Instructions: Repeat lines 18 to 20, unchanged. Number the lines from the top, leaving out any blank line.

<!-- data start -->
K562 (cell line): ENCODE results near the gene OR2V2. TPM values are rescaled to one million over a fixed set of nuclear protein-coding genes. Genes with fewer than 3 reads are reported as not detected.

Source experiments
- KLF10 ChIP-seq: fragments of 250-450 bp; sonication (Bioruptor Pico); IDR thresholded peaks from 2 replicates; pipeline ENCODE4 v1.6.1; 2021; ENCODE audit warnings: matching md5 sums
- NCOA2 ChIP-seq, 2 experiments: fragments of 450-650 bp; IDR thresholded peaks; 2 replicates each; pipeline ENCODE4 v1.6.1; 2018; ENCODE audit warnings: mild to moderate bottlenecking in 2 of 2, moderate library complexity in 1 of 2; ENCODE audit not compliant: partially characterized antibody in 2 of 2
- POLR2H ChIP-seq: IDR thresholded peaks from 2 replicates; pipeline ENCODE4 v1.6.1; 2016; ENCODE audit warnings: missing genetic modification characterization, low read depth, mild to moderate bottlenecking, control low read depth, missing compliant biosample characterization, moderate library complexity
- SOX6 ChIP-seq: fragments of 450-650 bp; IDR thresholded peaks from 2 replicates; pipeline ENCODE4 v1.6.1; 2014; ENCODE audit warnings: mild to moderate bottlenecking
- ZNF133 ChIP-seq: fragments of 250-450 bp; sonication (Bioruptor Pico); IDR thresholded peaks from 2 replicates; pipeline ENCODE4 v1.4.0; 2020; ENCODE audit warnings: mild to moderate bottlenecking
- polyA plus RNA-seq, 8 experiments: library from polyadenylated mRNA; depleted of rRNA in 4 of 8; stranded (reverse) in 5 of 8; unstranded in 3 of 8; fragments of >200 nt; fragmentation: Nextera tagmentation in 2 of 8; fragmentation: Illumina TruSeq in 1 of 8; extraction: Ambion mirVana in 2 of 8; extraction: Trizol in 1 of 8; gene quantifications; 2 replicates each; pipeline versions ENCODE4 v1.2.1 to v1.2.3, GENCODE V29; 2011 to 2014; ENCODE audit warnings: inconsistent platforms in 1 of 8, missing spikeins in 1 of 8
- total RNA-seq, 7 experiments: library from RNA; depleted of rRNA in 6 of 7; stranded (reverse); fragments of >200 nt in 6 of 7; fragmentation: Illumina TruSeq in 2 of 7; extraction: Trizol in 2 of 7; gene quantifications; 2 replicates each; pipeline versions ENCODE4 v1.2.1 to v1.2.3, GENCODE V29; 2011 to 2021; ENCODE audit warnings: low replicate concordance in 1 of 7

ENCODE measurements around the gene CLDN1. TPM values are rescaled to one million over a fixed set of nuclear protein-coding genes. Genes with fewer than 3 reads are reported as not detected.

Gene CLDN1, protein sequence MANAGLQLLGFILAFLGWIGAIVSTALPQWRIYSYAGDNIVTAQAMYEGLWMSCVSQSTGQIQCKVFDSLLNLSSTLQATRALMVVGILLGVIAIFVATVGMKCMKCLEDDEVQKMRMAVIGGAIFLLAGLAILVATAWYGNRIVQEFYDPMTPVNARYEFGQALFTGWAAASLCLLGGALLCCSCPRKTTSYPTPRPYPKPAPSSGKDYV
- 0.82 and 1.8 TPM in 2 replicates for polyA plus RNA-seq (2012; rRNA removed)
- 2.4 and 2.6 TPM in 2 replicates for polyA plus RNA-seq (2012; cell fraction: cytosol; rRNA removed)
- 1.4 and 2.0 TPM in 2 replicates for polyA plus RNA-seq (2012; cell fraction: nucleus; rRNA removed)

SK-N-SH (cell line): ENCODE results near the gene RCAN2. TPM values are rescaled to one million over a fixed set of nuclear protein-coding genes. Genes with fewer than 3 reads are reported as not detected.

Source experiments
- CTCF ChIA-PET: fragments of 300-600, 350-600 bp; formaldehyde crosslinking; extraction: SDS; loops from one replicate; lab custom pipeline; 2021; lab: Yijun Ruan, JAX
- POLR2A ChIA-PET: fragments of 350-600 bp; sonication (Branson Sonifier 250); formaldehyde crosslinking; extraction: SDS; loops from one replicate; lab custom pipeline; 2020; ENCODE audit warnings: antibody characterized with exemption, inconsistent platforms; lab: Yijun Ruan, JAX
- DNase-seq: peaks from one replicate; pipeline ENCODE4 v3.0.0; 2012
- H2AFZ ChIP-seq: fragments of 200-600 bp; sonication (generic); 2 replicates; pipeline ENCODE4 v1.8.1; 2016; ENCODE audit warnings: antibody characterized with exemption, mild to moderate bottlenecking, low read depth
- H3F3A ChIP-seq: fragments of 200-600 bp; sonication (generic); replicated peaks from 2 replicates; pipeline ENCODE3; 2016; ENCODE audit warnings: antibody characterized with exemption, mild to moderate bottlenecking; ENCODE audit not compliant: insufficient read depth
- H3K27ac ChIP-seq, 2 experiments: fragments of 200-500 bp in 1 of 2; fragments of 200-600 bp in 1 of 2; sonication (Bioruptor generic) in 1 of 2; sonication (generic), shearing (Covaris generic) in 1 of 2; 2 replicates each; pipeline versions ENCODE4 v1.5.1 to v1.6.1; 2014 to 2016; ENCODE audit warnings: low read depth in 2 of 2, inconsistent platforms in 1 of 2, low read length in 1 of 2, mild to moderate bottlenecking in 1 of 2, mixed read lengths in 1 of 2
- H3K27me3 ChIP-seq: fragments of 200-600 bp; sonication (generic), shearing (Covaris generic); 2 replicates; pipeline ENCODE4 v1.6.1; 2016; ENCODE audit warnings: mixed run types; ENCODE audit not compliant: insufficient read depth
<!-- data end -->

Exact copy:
- POLR2A ChIA-PET: fragments of 350-600 bp; sonication (Branson Sonifier 250); formaldehyde crosslinking; extraction: SDS; loops from one replicate; lab custom pipeline; 2020; ENCODE audit warnings: antibody characterized with exemption, inconsistent platforms; lab: Yijun Ruan, JAX
- DNase-seq: peaks from one replicate; pipeline ENCODE4 v3.0.0; 2012
- H2AFZ ChIP-seq: fragments of 200-600 bp; sonication (generic); 2 replicates; pipeline ENCODE4 v1.8.1; 2016; ENCODE audit warnings: antibody characterized with exemption, mild to moderate bottlenecking, low read depth